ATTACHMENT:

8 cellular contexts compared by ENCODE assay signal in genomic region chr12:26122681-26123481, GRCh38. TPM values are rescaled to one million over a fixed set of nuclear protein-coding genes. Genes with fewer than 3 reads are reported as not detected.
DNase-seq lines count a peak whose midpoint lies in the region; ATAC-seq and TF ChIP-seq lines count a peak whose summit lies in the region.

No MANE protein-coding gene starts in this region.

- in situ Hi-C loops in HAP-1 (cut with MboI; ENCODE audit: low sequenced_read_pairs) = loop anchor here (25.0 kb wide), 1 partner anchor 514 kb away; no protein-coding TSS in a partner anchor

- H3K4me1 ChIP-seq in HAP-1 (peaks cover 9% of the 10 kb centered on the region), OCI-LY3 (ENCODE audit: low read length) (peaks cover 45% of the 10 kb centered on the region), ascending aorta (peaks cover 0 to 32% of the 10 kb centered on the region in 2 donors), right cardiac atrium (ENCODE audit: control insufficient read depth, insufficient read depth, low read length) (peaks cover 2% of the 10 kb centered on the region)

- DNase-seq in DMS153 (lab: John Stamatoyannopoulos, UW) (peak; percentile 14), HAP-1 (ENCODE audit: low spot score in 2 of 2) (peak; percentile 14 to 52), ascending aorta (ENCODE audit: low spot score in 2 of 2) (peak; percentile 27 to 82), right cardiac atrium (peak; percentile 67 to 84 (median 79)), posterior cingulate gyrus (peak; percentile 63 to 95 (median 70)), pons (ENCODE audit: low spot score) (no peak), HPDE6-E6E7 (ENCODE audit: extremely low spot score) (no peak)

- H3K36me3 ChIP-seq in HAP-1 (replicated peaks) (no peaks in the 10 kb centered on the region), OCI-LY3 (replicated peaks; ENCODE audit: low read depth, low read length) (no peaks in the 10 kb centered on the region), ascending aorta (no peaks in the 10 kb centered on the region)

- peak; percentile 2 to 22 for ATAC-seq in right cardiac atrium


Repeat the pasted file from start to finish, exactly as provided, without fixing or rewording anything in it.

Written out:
8 cellular contexts compared by ENCODE assay signal in genomic region chr12:26122681-26123481, GRCh38. TPM values are rescaled to one million over a fixed set of nuclear protein-coding genes. Genes with fewer than 3 reads are reported as not detected.
DNase-seq lines count a peak whose midpoint lies in the region; ATAC-seq and TF ChIP-seq lines count a peak whose summit lies in the region.

No MANE protein-coding gene starts in this region.

- in situ Hi-C loops in HAP-1 (cut with MboI; ENCODE audit: low sequenced_read_pairs) = loop anchor here (25.0 kb wide), 1 partner anchor 514 kb away; no protein-coding TSS in a partner anchor

- H3K4me1 ChIP-seq in HAP-1 (peaks cover 9% of the 10 kb centered on the region), OCI-LY3 (ENCODE audit: low read length) (peaks cover 45% of the 10 kb centered on the region), ascending aorta (peaks cover 0 to 32% of the 10 kb centered on the region in 2 donors), right cardiac atrium (ENCODE audit: control insufficient read depth, insufficient read depth, low read length) (peaks cover 2% of the 10 kb centered on the region)

- DNase-seq in DMS153 (lab: John Stamatoyannopoulos, UW) (peak; percentile 14), HAP-1 (ENCODE audit: low spot score in 2 of 2) (peak; percentile 14 to 52), ascending aorta (ENCODE audit: low spot score in 2 of 2) (peak; percentile 27 to 82), right cardiac atrium (peak; percentile 67 to 84 (median 79)), posterior cingulate gyrus (peak; percentile 63 to 95 (median 70)), pons (ENCODE audit: low spot score) (no peak), HPDE6-E6E7 (ENCODE audit: extremely low spot score) (no peak)

- H3K36me3 ChIP-seq in HAP-1 (replicated peaks) (no peaks in the 10 kb centered on the region), OCI-LY3 (replicated peaks; ENCODE audit: low read depth, low read length) (no peaks in the 10 kb centered on the region), ascending aorta (no peaks in the 10 kb centered on the region)

- peak; percentile 2 to 22 for ATAC-seq in right cardiac atrium